Tuesday, October 15, 2019
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The Great Allentown Fair

Saturday afternoon found me at the Great Allentown Fair watching a dog show.  Amidst the food stations trying their hardest to sell you their “fresh” lemonade or a variety of fried and sugary foods, you find a small sectioned off area with seating for a couple hundred spectators.  From a small white tent, I can hear dogs barking and whining, assured that we are in the right place, my friends, and I take our seats on the collection of white folding chairs lazily scattered across the lawn.  We’ve missed the start of the show and don’t intend to stay until the end, I know that the only reason I’m there is to see some cute dogs do some tricks.  My expectations aren’t that high.

A middle-aged woman stands at the center of the ring speaking into a microphone headset and getting the crowd hyped up for the next dog to be presented.  After some delay, the dog runs out, to mine and the crowd’s great excitement.  We now notice that the trainer is holding a stack of frisbees in her hand which she proceeds to throw one by one in succession, progressively faster until it seems like the dog is struggling a little bit to catch some of them.  The dog is barking and jumping around the field and you get the feeling that he is really enjoying himself, which makes you feel better watching the show.  There is a little girl in front of us who is entranced by the dog and looking around you can see that everyone is having a good time.  We’re not too far from the other animals and yet you can’t really smell them at all here (unlike other areas of the Fair where you feel smothered by the smell of goats, cows, and whatnot).  People are sitting eating their kettle corn and holding onto the array of cheap (yet greatly coveted) toys won at the various games around the corner.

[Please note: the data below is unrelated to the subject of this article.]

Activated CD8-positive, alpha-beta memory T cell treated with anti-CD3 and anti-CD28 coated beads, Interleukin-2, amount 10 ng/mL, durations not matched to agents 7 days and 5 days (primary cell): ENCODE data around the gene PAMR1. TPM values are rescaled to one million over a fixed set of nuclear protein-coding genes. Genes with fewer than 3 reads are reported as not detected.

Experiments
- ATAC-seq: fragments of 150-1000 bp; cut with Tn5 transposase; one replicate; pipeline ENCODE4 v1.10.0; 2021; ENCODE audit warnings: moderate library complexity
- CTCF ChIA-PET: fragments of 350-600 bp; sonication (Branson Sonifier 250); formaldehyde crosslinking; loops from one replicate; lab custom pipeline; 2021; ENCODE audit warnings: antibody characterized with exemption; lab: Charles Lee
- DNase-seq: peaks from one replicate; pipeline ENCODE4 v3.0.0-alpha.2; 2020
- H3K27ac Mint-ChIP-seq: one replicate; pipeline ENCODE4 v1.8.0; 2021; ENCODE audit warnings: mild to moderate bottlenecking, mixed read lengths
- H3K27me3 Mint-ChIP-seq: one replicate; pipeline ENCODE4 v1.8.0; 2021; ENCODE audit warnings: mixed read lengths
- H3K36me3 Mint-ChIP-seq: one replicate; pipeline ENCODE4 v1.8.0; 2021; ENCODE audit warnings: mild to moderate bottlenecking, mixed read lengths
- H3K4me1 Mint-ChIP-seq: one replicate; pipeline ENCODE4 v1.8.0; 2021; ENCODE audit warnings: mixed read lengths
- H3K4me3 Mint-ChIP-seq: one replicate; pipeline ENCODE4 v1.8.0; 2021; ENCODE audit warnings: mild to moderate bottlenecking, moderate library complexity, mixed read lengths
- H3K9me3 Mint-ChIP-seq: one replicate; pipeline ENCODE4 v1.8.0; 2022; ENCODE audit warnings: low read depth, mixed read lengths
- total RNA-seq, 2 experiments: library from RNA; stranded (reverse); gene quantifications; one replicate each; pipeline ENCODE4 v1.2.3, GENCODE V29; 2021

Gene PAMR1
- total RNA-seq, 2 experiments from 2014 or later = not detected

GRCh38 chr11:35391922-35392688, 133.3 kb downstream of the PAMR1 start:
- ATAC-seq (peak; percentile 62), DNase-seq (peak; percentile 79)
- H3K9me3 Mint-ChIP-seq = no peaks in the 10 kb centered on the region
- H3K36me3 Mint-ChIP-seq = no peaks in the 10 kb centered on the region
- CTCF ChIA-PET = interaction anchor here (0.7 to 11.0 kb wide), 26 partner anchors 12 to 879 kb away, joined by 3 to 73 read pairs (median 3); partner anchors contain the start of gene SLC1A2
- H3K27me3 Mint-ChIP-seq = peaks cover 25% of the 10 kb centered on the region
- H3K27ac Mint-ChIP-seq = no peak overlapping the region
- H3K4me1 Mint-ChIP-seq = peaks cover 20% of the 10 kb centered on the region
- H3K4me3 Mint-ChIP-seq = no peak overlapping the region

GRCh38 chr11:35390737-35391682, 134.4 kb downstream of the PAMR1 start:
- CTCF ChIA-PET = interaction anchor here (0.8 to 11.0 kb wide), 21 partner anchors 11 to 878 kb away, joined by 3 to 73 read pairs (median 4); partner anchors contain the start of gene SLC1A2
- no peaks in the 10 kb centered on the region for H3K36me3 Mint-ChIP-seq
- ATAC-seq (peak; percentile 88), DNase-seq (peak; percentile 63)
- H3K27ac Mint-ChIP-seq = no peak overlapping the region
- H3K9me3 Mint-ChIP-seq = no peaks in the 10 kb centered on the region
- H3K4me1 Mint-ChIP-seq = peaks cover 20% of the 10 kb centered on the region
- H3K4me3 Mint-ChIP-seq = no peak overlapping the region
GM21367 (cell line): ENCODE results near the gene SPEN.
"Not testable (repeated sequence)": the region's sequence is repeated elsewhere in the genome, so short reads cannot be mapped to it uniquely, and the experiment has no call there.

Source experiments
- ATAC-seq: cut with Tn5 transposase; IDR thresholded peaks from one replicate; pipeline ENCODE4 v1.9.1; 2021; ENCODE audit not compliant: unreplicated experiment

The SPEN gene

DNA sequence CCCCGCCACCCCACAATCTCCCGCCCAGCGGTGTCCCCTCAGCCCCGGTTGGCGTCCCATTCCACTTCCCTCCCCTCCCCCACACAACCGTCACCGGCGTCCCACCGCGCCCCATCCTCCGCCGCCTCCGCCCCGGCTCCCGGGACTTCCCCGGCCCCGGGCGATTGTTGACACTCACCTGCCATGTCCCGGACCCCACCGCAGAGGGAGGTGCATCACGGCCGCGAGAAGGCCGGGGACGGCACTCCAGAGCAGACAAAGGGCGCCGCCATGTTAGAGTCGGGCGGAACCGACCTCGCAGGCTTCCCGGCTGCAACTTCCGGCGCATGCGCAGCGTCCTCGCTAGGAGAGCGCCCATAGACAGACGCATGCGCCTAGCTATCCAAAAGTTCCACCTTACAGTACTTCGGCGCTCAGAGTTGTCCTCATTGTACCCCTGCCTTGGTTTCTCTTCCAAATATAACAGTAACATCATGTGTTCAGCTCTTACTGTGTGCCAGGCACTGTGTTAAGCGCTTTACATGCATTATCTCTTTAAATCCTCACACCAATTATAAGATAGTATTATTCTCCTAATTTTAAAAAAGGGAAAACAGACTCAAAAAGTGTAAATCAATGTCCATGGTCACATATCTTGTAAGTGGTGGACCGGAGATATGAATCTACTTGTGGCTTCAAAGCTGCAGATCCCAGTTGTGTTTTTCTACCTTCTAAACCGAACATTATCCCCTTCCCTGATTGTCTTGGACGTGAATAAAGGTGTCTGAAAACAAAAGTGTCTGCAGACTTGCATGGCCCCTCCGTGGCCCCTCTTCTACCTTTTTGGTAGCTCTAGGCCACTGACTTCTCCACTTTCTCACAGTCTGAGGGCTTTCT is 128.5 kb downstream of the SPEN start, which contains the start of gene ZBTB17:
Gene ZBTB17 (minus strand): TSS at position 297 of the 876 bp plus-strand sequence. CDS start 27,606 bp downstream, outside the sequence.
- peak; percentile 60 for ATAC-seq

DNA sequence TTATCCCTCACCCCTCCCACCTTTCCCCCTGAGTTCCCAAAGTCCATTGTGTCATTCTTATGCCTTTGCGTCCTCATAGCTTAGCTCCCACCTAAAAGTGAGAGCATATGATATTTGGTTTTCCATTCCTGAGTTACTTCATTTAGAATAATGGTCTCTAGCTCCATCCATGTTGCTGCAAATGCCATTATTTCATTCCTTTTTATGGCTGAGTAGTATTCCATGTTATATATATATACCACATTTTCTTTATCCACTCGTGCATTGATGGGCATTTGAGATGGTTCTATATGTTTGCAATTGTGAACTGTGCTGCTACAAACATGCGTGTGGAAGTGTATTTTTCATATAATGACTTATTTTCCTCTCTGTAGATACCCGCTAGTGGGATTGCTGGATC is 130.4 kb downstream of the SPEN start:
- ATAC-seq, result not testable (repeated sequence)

This section of the fair seems somewhat calmer, most of the people are seated in the shade, the noises of vendors, rides, and games disappears and you can just sit and focus on the one dog with his frisbees and the trainer who is throwing them.  For the most part, the trick doesn’t change, and neither does the audience’s reaction.  With each new frisbee caught they applaud and cheer for the dog’s skill and the trainer’s discipline in teaching him his routine.  I think that the dog looks a bit like a fox the way that he is jumping, I don’t remember what kind of dog the trainer said he was but I think he was a rescue.  We watch the finale of the dog show: a final toss of the frisbees which the dog catches easily and then leaps into the trainer’s arms.  The crowd stays captive as the next dog comes out but we’re tired and feel like we’ve seen enough for the day, we collect our things and walk home.

2 thoughts on “The Great Allentown Fair

  1. Wow this is a section of the fair I wish I had been a part of! The way you described this calm corner reminds me that fairs don’t have to always be flashy and loud and that there is more to enjoy than just rides and food. Also dogs are awesome so I can relate to the audience. Great writing keep it up!

  2. Your writing was very descriptive which is a wonderful thing. Most interestingly you wrote a lot about how the underwhelming nature of some aspects of the fair didn’t impact people’s reactions to them. For example even though the dog did the same tricks the audience was always applauding just as much. Even the toys, though cheap, were still highly coveted. I think it speaks to the idea that fairs are more so a venue that lends itself to experiences than to some materialistic goal.

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